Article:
Around the Easter period, there may be a number of dangers in your household that are toxic to our pets. It is important to keep these items out of reach of your pets. These dangers can include:
Flowers such as Daffodils are poisonous to pets if they ingest them, as well as many other bulbs, plants and house plants. In the situation where your pet has ingested a plant, please contact your local vet and bring information rather the plant species if there is any. If there is no information what type of plant it is then bring along a photo of the plant or a piece of the plant to help identify it.
Signs of plant toxicity may include drooling, nausea, vomiting, diarrhoea, increased heart rate, abdominal pain, abnormal breathing or cardiac arrhythmias.
Easter weekends may involve a roast dinner if you have managed to get roast dinner supplies at this current time. Bones given to our pets can be a risk to our pets causing intestinal blockage. In some cases the sharp edges of the bone may even pierce the intestine which may lead to peritonitis.
Cooked bones are particular fragile and therefore we would advised not to treat your pet with bones to prevent any potential obstruction.
Signs of an obstruction may include loss of appetite, vomiting, absence of faeces or diarrhoea, dehydration or abdominal discomfort.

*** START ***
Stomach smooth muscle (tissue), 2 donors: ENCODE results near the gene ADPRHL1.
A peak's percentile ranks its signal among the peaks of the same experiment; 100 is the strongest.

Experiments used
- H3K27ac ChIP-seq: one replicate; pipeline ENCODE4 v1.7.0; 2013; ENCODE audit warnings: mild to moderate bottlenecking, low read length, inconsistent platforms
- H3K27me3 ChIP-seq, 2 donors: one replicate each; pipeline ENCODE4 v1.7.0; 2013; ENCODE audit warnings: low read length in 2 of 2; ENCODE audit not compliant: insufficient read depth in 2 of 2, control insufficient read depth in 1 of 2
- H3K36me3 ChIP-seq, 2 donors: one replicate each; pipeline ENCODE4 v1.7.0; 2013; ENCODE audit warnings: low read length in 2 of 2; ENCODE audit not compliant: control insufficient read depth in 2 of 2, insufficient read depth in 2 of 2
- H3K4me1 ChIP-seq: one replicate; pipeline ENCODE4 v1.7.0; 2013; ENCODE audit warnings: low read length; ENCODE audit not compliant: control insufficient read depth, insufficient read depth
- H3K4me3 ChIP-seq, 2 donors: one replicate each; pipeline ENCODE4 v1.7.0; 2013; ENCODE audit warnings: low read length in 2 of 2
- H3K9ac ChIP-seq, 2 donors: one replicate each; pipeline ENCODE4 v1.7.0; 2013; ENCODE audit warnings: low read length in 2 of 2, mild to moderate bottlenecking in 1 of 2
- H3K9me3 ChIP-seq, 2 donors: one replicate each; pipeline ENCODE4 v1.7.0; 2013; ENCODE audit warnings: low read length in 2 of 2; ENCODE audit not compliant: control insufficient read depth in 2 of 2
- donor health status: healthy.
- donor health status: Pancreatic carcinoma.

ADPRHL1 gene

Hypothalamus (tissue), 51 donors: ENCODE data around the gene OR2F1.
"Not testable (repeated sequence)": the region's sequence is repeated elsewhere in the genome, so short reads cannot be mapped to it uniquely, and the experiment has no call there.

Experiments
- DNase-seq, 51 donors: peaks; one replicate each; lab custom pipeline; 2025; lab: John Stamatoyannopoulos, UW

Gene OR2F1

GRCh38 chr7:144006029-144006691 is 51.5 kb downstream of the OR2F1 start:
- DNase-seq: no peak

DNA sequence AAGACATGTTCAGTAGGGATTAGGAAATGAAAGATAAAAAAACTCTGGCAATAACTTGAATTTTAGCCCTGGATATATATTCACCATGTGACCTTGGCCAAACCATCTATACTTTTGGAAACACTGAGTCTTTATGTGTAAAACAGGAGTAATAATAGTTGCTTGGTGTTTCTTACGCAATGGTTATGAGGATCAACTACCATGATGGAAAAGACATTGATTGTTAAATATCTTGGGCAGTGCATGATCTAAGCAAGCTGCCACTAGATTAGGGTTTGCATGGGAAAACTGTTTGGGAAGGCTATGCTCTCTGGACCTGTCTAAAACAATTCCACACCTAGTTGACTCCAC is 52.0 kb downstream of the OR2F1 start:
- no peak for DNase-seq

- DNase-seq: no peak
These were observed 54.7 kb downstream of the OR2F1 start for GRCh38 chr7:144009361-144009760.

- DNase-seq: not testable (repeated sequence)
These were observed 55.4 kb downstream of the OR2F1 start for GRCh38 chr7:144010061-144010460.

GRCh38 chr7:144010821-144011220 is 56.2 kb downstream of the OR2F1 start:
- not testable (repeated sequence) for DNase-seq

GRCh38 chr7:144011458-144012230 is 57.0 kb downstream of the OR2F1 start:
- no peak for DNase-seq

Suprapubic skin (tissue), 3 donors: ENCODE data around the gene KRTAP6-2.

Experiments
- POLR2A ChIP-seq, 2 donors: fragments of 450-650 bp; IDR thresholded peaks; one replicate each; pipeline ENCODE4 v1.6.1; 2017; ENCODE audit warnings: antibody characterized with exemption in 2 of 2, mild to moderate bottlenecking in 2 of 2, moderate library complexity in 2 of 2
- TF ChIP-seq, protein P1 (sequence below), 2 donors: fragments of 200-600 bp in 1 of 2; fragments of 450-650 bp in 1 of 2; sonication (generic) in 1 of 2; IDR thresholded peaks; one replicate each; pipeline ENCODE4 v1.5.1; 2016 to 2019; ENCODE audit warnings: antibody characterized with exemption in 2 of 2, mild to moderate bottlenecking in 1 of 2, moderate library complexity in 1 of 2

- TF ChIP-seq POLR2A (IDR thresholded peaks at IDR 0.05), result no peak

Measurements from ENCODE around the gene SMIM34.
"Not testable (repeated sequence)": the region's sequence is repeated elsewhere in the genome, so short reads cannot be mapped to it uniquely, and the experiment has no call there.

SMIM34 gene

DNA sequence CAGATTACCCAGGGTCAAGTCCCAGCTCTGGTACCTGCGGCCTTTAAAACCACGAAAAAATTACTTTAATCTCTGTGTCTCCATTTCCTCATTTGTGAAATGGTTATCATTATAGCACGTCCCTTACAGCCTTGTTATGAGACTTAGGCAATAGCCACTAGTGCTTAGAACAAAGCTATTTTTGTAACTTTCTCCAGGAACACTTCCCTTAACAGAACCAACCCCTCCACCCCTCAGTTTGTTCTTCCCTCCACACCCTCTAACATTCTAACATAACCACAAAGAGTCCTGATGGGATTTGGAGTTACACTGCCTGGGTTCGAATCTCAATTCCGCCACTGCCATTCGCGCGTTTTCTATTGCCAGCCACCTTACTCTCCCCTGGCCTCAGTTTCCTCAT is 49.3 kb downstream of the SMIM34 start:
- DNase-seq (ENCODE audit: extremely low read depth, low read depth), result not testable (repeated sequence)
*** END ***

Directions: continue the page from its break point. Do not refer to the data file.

Hot Cross Buns
Hot Cross Buns are another food item that you may have in your household at Easter. These delightful bready buns contain raisins, currants and sultanas which can be poisonous to our pets even in the smallest of quantities. Bear in mind to keep cakes and buns out of reach from your pets.
Signs of this toxicity may include vomiting, diarrhoea, lethargy, anorexia, abdominal pain, increased thirst, change in urine frequency or dehydration.
There may be an abundance of chocolate in our households over Easter, pets eating chocolate has serious effects on their health. Make sure you keep your chocolate stash away from your pets and anyone else you don’t want getting their hands on it!
Chocolate contains a substance called theobromine which can be poisonous to our pets.
All types of chocolate whether it is white, milk or dark chocolate can contain Theobromine but at different quantities. In the situation, where you pet has managed to get hold of any chocolate, please contact your veterinary practice and it is always useful to have the chocolate packaging to show or discuss with your vet.
Signs of chocolate toxicity can include restlessness, vomiting, diarrhoea, increased thirst, elevated heart rate, increased blood pressure, abnormal heart rhythm, tremours or increased body temperature.
In a situation where your pet eats an item that is known to be to